For real change, SA must vote with its head, not its heart
If voters want SA to prosper, they need to stop basing their choices on struggle credentials, ethnicity and colour
SA’s turnaround — quality democracy, higher economic growth and efficient service delivery — depends on voters electing candidates and parties based on merit, not colour, ethnicity or struggle history.
Though the majority of South Africans desperately want more efficient service delivery, the irony is they largely don’t vote for it. Most choose parties and candidates based on the above criteria, thereby undermining what they crave.
Voting in this way almost always means competence, good morals and honesty are set aside, leading to those elected often being corrupt, incompetent and morally lacking.
Candidates and parties elected based on struggle credentials, ethnicity and colour often appoint officials to the public service, state-owned enterprises (SOEs) and oversight agencies based on these same criteria, rather than merit. Those appointed in this way have no incentive to be accountable for effective service delivery as they are accountable only to the governing party or leader who appointed them.
Unless voters change this anti-service-delivery voting pattern, SA will continue to have leaders who are incompetent, corrupt and dishonest, thereby continuing the cycle of non-delivery and cementing the country as a fully fledged failed state.
Those elected based on their struggle credentials, ethnicity or colour have little incentive to deliver much-needed services to the desperate voters who elected them because they know they will continue to do so based on these shared backgrounds.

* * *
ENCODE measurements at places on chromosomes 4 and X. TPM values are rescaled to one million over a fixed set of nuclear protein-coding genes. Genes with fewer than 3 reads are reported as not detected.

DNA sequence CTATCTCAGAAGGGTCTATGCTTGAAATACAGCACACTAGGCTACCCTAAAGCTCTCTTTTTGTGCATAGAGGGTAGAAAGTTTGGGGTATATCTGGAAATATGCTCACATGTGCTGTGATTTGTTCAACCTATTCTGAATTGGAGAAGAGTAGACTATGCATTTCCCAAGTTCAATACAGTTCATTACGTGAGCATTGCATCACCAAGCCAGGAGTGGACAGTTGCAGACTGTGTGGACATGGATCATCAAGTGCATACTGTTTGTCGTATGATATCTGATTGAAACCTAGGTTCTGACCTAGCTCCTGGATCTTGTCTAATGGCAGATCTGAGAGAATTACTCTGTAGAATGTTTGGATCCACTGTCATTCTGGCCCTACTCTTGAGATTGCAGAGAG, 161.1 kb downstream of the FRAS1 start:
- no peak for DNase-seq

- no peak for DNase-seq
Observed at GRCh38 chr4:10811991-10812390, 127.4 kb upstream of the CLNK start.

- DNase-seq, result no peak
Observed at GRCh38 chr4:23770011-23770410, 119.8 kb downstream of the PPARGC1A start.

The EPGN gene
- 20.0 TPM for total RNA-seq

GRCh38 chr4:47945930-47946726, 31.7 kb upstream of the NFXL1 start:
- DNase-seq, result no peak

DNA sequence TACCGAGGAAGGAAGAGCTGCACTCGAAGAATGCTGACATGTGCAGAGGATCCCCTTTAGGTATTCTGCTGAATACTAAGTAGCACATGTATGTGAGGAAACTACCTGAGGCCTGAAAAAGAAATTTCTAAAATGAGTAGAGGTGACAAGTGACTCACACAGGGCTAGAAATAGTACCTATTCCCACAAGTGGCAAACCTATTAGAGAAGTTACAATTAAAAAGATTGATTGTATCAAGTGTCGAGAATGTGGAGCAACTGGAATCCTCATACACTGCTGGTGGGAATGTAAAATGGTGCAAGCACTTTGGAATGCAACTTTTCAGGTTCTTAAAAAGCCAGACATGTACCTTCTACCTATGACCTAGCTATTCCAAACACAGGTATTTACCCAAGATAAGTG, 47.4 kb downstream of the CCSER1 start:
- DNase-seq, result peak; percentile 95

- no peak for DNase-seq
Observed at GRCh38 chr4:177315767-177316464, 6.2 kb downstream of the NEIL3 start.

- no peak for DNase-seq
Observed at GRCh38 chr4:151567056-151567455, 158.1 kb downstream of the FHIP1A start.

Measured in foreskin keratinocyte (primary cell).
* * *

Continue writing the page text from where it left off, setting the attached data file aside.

For better service-delivery outcomes, South Africans need to base their decisions on the track records of leaders and parties.
The World Bank, in its 2004 World Development Report, pointed out that “where populations are polarised around non-service issues — religious, ethnic, caste, or tribal background, for example — voters care more about what politicians promise on these polarising issues than on services, giving politicians incentives to pursue other goals at the cost of effective services”. The sad thing is, in countries such as SA where this is the case, “politicians have neither the incentives nor the capacity to listen” after being elected.
Many voters do not understand how corruption, incompetence and poor decision-making by the leaders they voted in negatively impact on service delivery, job creation and poverty.
Many political parties and politicians encourage voting based on struggle credentials, ethnicity and colour because these lift them to power, with all the trappings it brings: the power to control the state, manipulate the law for self-enrichment and get tax-subsidised luxury living without being held accountable by those who voted for them.
Unless, SA’s voters elect candidates and parties in Monday’s local government elections, and subsequent national elections, based on merit, they will not get the public services they desperately need and deserve.
William Gumede is associate professor, School of Governance, University of the Witwatersrand and author of ‘Restless Nation: Making Sense of Troubled Times’ (Tafelberg).